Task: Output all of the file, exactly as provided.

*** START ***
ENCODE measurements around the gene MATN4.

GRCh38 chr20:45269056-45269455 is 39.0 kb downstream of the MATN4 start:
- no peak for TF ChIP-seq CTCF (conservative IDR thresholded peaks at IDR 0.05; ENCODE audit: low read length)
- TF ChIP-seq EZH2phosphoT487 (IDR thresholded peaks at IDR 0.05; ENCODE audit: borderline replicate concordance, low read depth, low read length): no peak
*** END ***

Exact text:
ENCODE measurements around the gene MATN4.

GRCh38 chr20:45269056-45269455 is 39.0 kb downstream of the MATN4 start:
- no peak for TF ChIP-seq CTCF (conservative IDR thresholded peaks at IDR 0.05; ENCODE audit: low read length)
- TF ChIP-seq EZH2phosphoT487 (IDR thresholded peaks at IDR 0.05; ENCODE audit: borderline replicate concordance, low read depth, low read length): no peak